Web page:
Monday, May 14, 2012
JUNGLE MANHUNT (1951), VALLEY OF HEADHUNTERS (1953)
PHENOMENALITY: (1) *marvelous,* (2) *naturalistic*
FRYEAN MYTHOS: *adventure*
CAMPBELLIAN FUNCTIONS: *sociological*
My impression of Alex Raymond's JUNGLE JIM comic strip is that most of its stories fall into the naturalistic phenomenality. However, its adaptations in films and comic books have gone in all possible directions.
Putting aside the 1937 JUNGLE JIM serial, Sam Katzman's low-budget series of potboilers were the first feature-film adaptations of the character. JUNGLE MANHUNT, the seventh in the series, starts out with the suggestion that it may possess the uncanny phenomenality, as it begins with a peaceful village being raided for slaves by warriors led by "skeleton-men" (men in obvious costumes). Jungle Jim, a hunter who apparently protects the jungle from evil in his spare time, investigates the raiders while simultaneously guiding a snippy girl photographer in search of a white man who became lost in the jungle. At one point Jim and reporter Ann encounter a pair of "dinosaurs" (the usual lizards filmed to look big), but though they have nothing to do with the story, their presence alone would push the flick into "marvelous" territory. However, as Jim and Ann find their way to the raiders' camp, they encounter another science-fictional element, in an evil doctor who's using native slaves to mine radioactive materials. It turns out that the evil doctor is making synthetic diamonds, and his explanation of the process certainly should have won any 1951 award for Best Scientific Goobledygook.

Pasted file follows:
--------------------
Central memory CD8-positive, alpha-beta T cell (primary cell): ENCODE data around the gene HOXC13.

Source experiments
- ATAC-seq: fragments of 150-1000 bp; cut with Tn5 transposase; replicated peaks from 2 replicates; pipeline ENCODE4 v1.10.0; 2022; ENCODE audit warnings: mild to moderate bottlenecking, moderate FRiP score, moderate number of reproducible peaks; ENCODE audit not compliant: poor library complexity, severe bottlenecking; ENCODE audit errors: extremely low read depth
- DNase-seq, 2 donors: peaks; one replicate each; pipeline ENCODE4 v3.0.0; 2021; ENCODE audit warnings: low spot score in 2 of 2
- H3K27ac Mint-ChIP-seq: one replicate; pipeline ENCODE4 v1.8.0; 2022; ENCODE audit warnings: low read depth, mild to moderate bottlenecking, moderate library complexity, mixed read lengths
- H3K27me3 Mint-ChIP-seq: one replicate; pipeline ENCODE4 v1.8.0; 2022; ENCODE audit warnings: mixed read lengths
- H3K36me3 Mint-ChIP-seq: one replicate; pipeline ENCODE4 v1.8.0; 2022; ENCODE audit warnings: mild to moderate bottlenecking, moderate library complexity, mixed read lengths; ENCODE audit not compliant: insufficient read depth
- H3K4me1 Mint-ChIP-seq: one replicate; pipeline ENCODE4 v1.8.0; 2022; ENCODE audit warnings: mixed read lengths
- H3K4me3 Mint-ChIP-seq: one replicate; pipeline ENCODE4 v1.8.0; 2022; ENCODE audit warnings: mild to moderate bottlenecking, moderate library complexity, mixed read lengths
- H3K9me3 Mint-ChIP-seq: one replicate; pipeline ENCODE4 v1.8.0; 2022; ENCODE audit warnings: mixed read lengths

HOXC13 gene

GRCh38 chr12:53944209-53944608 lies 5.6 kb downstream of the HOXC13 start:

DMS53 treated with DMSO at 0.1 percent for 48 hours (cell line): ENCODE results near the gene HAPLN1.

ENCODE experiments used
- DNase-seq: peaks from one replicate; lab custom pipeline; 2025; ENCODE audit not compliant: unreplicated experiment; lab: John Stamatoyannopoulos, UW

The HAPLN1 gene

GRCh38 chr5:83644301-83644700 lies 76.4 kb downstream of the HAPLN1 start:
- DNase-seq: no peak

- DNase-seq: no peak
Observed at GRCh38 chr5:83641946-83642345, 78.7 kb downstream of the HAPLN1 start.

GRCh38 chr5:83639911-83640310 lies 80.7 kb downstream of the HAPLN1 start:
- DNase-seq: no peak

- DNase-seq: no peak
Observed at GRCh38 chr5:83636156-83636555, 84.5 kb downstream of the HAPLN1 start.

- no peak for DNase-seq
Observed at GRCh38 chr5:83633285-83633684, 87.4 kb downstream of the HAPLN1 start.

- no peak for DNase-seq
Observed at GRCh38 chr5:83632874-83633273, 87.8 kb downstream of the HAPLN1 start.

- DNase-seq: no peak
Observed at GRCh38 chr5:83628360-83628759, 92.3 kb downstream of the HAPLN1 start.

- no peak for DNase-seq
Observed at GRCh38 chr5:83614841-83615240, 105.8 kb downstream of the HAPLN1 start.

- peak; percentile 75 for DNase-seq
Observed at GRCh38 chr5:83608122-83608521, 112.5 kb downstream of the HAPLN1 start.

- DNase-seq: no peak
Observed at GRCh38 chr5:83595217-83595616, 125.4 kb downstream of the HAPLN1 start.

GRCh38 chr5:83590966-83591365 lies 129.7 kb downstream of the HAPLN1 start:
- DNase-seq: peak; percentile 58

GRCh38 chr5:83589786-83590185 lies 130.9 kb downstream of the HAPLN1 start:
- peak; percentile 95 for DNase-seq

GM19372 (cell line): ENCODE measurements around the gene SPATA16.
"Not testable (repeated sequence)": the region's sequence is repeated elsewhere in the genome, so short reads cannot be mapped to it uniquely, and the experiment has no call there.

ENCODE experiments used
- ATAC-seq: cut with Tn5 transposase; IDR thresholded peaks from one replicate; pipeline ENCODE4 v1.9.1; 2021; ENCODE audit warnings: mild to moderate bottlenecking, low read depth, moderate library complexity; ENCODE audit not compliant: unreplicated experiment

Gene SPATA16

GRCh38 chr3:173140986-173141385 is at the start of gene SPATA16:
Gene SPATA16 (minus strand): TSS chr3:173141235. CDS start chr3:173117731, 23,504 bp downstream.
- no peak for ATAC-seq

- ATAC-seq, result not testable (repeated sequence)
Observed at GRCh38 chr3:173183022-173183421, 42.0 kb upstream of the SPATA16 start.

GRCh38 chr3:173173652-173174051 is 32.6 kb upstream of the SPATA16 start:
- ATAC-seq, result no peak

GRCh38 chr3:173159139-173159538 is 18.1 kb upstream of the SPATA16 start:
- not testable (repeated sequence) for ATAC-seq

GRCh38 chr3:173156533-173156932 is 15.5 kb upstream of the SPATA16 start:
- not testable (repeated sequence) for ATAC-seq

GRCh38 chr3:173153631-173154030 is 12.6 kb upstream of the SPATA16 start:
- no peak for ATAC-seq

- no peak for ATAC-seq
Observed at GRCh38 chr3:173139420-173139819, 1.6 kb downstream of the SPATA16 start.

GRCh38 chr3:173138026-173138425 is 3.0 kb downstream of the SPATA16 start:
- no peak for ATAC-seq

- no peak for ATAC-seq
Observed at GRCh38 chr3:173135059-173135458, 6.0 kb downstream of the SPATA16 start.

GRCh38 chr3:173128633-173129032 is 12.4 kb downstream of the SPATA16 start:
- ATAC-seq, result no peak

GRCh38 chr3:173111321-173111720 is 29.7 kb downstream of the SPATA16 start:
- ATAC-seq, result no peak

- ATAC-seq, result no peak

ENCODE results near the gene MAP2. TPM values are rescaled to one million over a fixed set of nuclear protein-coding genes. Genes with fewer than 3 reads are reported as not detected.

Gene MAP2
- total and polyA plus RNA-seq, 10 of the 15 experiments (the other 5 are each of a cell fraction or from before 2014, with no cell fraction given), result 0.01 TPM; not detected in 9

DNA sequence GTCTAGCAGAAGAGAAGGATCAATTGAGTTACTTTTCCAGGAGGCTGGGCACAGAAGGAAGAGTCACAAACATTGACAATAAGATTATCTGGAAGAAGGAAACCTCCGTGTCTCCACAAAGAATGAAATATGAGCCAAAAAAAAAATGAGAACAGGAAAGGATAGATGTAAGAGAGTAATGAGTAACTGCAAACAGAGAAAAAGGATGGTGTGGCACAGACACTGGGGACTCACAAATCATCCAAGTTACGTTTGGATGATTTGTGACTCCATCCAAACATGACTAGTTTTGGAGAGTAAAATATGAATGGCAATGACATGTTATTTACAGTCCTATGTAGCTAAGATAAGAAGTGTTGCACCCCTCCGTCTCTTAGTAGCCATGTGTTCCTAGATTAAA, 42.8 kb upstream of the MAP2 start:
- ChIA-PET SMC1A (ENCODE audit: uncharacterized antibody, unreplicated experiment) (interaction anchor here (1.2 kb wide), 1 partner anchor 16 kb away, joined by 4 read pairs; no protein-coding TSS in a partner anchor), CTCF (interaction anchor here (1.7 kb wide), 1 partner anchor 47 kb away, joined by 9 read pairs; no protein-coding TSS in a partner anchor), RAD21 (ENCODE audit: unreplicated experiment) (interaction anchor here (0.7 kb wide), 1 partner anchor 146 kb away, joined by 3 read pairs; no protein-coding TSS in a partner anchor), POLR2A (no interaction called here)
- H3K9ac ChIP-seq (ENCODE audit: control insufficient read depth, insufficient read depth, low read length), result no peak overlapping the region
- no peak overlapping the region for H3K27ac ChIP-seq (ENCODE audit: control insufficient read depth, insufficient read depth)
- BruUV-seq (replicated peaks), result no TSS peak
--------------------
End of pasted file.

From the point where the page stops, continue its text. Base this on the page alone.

MANHUNT is at least moderately pleasurable to watch, in that it has a fair amount of action (though none of the natives are Black Africans, instead looking like South Sea Islanders). Also, Ann is one of the more sharp-tongued heroines, but Jim gets back some of his own by constantly needling her about her mercenary motives for coming to the jungle. Coming to Africa to look for a lost football player doesn't seem all that blameworthy, but at least their exchanges, and good direction by Lew (THE RAVEN) Landers keep the pot boiling. In the end Ann hooks up with the lost football player, who's been playing "white god" because he has a paternalistic feeling for the villagers who took him in. As with most jungle-adventure films there's a strong emphasis on distinguishing the "good white interlopers" from the bad ones.
VALLEY OF HEADHUNTERS, however, lacks even these relative high-points. Jim is enlisted by the local jungle constable to help him secure mineral rights from one of the local tribes. It seems that these natives used to practice headhunting, but though they gave it up they still don't trust the white men. Jim and the constable can't make a very good case, for a local jungle bandit named "Arco" is constantly raiding local villages to steal women, and he too wants the valuable mineral rights. The only relevant trope in VALLEY is that of "exotic lands and customs," but though headhunting is referenced, no evidence of it is seen, not even so much as a shrunken head. In addition, both the acting and action are pretty dismal. The constable gets a missionary's daughter, but for all the importance she has to the plot she might as well not have been there.